Today's active adults are not just active, but increasingly unpredictable. While Florida still attracted more new elderly residents than any other state, it drew fewer in the 1990s than it had in decades past. Elderly Americans are also increasingly avoiding California and its high-priced homes, according to the latest U.S. Census data. Some analysts say that the oldest of the elderly, those aged 85 and older, are leaving retirement communities to move closer to family or to seek customized health care.

Florida governor Jeb Bush formed a commission last year to find a way to stem the elderly outflow, who in the year 2000 paid $2.8 billion more in taxes than they received in state and local services. The commission recommended a formal marketing program and improved public transportation, among other initiatives, to help retain the appeal of the Sunshine State among senior citizens.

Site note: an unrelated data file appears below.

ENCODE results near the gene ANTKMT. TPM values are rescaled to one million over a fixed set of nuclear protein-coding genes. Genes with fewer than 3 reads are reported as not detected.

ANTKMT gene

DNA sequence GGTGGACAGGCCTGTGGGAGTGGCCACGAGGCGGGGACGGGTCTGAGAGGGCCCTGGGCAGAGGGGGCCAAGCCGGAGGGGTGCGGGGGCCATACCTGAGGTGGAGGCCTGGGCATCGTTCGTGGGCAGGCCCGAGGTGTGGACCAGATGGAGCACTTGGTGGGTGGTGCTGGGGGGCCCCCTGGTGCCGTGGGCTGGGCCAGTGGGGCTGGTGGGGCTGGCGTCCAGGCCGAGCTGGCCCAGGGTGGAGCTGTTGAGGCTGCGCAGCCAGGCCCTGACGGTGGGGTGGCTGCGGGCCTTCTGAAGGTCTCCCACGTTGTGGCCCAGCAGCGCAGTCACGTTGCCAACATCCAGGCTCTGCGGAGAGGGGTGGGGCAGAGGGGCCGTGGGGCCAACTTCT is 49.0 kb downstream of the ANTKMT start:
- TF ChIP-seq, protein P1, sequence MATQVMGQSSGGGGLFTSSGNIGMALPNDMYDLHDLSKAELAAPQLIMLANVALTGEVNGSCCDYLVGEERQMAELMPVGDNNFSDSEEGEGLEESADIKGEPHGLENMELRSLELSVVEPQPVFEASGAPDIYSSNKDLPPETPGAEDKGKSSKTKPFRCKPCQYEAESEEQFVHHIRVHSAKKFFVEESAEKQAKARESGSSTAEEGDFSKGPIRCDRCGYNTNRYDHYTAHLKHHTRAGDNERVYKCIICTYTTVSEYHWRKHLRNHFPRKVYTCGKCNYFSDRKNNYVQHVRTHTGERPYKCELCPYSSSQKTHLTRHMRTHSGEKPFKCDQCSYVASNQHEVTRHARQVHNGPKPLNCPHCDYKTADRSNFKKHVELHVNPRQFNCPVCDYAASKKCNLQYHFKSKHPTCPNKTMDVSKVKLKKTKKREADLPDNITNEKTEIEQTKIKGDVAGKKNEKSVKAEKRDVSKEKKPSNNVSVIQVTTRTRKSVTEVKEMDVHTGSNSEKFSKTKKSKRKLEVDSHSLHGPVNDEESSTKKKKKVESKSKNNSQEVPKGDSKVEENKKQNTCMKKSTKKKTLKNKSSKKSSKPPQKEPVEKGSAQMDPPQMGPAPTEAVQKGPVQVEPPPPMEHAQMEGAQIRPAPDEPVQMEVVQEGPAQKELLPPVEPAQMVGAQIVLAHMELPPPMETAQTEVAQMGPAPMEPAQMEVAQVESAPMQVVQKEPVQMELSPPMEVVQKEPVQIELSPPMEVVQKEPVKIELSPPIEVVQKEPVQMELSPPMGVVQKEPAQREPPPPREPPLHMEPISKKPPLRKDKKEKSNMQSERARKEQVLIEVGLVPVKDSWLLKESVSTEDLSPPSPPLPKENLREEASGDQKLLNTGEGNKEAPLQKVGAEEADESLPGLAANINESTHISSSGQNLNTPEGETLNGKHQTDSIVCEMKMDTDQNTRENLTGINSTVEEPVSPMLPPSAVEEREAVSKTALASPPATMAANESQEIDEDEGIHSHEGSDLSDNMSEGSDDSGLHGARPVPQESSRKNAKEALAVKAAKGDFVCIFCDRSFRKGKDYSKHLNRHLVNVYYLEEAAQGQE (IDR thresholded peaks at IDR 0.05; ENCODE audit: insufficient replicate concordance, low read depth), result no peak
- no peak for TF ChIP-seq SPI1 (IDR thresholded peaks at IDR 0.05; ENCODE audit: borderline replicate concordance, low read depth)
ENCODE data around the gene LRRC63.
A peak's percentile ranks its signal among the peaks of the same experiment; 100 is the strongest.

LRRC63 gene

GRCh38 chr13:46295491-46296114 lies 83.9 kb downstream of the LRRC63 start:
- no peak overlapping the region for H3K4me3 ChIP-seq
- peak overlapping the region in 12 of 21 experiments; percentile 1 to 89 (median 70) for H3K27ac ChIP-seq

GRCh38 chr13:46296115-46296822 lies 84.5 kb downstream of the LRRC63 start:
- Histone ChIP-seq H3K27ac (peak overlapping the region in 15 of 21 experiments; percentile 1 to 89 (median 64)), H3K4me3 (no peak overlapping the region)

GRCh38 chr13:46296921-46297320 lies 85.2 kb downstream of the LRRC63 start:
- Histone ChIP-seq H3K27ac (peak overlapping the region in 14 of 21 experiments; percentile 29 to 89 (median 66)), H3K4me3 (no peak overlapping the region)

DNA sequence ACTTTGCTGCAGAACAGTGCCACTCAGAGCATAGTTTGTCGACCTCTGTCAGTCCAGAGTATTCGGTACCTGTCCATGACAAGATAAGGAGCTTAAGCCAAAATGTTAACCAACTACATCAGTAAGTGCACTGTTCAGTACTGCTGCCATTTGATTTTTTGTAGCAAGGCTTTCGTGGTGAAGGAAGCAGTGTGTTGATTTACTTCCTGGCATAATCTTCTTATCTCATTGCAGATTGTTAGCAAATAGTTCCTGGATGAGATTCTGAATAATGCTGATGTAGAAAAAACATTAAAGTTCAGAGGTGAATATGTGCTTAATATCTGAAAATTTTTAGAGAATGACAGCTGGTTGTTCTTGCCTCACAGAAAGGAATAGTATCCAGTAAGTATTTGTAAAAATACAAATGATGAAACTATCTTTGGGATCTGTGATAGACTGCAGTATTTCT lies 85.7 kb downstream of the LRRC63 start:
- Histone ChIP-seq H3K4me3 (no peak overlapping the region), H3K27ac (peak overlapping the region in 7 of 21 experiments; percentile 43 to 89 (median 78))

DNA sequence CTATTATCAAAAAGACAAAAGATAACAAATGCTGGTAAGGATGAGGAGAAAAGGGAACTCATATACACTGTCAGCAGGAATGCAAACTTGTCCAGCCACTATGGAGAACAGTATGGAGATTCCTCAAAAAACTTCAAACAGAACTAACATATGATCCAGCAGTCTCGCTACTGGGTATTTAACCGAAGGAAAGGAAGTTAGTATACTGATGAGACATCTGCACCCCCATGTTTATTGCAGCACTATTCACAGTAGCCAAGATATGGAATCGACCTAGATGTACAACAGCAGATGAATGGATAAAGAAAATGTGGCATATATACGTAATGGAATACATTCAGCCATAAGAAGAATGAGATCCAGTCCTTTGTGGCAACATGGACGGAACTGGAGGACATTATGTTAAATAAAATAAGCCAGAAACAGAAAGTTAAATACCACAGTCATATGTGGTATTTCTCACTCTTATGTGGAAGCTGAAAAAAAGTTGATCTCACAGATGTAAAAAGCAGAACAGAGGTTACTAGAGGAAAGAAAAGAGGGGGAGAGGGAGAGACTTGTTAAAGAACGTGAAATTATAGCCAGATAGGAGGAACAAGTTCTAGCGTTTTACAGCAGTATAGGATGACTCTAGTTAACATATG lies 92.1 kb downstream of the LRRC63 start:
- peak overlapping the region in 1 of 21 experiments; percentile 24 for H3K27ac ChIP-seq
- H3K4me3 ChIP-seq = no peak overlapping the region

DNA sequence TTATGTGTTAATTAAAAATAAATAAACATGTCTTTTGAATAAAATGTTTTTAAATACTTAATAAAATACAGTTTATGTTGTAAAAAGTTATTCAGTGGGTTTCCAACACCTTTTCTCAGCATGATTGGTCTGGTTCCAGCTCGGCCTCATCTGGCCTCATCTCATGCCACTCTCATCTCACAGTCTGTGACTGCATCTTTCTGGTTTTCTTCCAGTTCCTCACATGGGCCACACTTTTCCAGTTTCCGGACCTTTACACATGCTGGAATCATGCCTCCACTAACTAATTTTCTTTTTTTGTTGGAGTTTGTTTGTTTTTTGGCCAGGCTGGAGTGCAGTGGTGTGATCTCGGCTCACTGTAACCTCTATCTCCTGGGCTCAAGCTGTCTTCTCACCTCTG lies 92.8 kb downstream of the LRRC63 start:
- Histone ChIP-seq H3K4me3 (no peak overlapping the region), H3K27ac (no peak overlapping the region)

Other states have benefited from the outflow. Want to avoid California-priced homes? Neighboring states of Arizona and Nevada have registered sharp net gains of elderly Americans. And Virginia, which has steadily been drawing an increasing number of elderly, has catapulted into the ranks of the top 10 states for elderly migration for the first time.

Net Gain of Elderly
1995 to 2000
1. Florida 149,440
2. Arizona 53,241
3. Nevada 22,189
4. North Carolina 20,922
5. Texas 17,957
6. South Carolina 15,760
7. Georgia 13,926
8. Tennessee 10,499
9. Virginia 6,937
10. Alabama 3,031
Source: U.S. Census Dept.